Forest preserve police weed out marijuana
Saturday, August 30, 2008
by NATHANIEL ZIMMER
Several million dollars worth of marijuana went up in smoke Friday afternoon at Pioneer Woods near Palos Hills.
But with a bunch of camouflage-clad Cook County Forest Preserve police officers standing watch over the bonfire, there wasn't much chance of anyone getting a case of the munchies.
The big burn was the result of authorities' efforts to prevent cannabis cultivators from using public land for their own nefarious agricultural purposes.
The plants, about 3,000 or so, were uprooted Friday morning from a half-dozen different locations in southern Cook County, said forest preserve Police Chief Richard Waszak, whose department has been working with the Drug Enforcement Administration to weed out the weed. Some looked to be about 6 feet tall.
The harvest then was brought to the entrance to the woods and consigned to the flames, sending a thick cloud of distinctive-smelling smoke across 107th Street west of LaGrange Road.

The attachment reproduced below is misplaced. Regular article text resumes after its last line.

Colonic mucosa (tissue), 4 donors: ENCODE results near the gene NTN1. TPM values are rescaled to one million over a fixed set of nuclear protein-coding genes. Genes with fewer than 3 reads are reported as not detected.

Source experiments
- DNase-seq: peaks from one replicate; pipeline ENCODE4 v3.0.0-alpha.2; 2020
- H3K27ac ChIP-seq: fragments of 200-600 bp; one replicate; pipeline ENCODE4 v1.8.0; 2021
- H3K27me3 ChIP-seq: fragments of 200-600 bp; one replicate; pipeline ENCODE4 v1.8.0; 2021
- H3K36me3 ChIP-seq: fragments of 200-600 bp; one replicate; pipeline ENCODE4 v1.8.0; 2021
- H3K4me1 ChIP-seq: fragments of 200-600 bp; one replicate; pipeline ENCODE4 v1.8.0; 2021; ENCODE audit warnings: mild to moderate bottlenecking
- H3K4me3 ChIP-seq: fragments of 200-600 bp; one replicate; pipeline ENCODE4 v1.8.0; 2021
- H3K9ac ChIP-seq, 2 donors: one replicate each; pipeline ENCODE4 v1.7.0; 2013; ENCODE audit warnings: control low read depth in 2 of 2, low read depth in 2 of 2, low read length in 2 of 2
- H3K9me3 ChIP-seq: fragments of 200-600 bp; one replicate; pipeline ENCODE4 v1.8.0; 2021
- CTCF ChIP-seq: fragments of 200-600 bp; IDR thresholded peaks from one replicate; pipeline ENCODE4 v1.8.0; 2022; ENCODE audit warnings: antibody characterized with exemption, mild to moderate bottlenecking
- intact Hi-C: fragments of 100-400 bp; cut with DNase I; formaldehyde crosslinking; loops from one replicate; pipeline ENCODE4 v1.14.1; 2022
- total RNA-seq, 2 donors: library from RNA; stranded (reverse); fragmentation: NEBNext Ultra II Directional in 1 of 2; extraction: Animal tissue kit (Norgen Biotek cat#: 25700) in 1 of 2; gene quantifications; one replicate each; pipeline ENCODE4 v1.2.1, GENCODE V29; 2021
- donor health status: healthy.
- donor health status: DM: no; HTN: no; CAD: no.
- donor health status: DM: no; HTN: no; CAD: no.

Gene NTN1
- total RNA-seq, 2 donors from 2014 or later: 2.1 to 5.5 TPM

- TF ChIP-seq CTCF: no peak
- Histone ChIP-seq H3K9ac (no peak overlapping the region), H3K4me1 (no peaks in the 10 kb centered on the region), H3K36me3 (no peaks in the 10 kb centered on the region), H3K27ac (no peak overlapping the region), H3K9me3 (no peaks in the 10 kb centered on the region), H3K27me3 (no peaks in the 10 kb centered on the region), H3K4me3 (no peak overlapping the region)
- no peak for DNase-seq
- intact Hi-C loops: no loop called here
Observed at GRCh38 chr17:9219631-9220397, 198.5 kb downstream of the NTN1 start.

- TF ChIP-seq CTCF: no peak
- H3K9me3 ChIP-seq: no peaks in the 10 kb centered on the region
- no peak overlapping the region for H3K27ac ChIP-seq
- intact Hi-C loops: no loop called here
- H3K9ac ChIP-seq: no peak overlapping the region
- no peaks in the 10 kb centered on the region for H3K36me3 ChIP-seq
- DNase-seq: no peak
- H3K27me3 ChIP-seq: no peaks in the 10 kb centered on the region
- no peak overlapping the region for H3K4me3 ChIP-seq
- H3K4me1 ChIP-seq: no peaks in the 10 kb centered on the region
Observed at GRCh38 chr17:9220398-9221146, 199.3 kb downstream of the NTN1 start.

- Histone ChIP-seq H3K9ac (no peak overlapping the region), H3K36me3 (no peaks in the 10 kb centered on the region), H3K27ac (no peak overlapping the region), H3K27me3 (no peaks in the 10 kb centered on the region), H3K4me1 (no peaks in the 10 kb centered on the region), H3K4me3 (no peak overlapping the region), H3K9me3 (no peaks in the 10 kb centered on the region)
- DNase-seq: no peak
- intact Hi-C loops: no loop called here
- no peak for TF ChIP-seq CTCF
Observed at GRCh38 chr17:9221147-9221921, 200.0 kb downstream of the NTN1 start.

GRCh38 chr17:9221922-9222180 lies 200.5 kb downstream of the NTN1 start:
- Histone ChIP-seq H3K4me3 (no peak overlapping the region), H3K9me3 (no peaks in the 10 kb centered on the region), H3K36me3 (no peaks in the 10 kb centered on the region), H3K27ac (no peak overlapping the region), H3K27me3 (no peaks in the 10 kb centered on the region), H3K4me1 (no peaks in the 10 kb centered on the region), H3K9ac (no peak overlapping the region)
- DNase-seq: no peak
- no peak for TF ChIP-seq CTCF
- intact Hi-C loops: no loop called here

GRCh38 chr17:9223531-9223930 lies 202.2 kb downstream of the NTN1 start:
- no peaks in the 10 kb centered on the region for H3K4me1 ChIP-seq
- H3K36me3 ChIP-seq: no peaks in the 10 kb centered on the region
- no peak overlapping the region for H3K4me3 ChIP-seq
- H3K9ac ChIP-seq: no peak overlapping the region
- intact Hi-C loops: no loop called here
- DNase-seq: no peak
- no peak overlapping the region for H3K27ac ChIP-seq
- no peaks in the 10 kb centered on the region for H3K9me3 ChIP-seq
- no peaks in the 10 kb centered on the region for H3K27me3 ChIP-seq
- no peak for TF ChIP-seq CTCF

"It is impossible to ensure cannabis is never illegally planted among our 68,000 acres of open space, but I pledge that my department will continue to seek out and eradicate every such plant on the taxpayers' property," Waszak said.
No one has been arrested in connection with the crops destroyed Friday, although police are seeking a man they said they photographed while he appeared to be working a stand of marijuana plants. The decision to pull the plants was made because this is harvest time, and it's difficult to keep an eye on the fields 24 hours a day, Waszak said.
One reason people have taken to planting on public property is that authorities can't seize their assets if the crops are discovered, as would be the case if they grew on their own land, Waszak said.
Meanwhile, tighter border security seems to have made it harder to move marijuana into the United States, increasing the amount of domestic cultivation, according to the chief.
Officers sometimes have to get on their hands and knees and crawl through thickly wooded areas to get to the groves.
"They don't make it so anyone can see it," Waszak said.
But forest preserve visitors who spot suspicious looking plants can call (708) 771-1001 to alert police.
Nathaniel Zimmer can be reached at email@example.com or (708) 633-5994.